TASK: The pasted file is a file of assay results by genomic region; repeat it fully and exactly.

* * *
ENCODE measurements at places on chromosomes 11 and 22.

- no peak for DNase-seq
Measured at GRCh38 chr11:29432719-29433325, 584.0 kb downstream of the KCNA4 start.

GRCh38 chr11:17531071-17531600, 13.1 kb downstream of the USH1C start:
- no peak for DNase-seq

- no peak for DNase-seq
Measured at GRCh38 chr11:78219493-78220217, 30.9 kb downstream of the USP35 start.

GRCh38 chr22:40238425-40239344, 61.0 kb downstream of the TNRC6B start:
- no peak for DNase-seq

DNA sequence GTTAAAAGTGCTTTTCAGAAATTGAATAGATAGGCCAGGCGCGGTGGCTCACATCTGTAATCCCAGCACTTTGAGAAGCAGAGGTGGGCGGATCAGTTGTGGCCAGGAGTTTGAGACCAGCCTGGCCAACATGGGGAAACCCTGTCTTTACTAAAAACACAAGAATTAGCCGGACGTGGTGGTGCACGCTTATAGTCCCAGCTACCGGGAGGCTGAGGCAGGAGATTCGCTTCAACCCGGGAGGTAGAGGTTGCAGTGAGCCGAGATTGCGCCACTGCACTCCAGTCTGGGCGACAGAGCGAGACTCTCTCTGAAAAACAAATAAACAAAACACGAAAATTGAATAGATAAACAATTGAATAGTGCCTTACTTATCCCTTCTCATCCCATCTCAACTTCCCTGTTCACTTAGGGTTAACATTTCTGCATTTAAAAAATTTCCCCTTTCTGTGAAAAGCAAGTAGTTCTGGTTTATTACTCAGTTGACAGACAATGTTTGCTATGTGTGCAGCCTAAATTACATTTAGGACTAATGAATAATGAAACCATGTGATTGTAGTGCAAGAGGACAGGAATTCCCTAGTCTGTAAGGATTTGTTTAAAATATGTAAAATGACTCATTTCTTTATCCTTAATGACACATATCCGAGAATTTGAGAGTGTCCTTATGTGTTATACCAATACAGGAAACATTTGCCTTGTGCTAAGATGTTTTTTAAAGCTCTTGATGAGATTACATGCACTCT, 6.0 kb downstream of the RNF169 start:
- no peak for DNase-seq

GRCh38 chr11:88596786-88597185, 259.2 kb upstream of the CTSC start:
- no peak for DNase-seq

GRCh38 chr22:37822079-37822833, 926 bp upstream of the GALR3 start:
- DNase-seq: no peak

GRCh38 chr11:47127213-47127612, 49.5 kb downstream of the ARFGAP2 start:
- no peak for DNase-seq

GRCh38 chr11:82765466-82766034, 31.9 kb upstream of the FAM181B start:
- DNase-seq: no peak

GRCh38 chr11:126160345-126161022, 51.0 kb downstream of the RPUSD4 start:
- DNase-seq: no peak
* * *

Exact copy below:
ENCODE measurements at places on chromosomes 11 and 22.

- no peak for DNase-seq
Measured at GRCh38 chr11:29432719-29433325, 584.0 kb downstream of the KCNA4 start.

GRCh38 chr11:17531071-17531600, 13.1 kb downstream of the USH1C start:
- no peak for DNase-seq

- no peak for DNase-seq
Measured at GRCh38 chr11:78219493-78220217, 30.9 kb downstream of the USP35 start.

GRCh38 chr22:40238425-40239344, 61.0 kb downstream of the TNRC6B start:
- no peak for DNase-seq

DNA sequence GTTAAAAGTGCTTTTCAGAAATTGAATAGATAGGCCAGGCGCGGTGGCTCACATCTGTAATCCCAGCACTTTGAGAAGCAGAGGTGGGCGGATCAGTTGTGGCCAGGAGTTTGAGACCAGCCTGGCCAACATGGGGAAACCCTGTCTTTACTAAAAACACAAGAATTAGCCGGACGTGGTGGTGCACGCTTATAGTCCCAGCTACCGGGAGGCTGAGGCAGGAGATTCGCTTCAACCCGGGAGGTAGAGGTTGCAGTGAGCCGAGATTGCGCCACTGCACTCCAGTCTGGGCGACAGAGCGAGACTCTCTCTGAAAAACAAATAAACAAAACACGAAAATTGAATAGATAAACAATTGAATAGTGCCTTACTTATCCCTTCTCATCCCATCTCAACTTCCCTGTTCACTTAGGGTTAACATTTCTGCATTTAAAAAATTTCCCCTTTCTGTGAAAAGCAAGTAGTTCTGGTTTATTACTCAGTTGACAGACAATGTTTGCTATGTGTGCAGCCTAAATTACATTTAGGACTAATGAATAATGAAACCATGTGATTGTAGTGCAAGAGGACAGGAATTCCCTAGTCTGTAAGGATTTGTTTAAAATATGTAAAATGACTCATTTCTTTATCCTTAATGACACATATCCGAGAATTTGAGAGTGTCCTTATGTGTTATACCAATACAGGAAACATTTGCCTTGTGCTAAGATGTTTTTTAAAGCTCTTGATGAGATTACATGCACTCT, 6.0 kb downstream of the RNF169 start:
- no peak for DNase-seq

GRCh38 chr11:88596786-88597185, 259.2 kb upstream of the CTSC start:
- no peak for DNase-seq

GRCh38 chr22:37822079-37822833, 926 bp upstream of the GALR3 start:
- DNase-seq: no peak

GRCh38 chr11:47127213-47127612, 49.5 kb downstream of the ARFGAP2 start:
- no peak for DNase-seq

GRCh38 chr11:82765466-82766034, 31.9 kb upstream of the FAM181B start:
- DNase-seq: no peak

GRCh38 chr11:126160345-126161022, 51.0 kb downstream of the RPUSD4 start:
- DNase-seq: no peak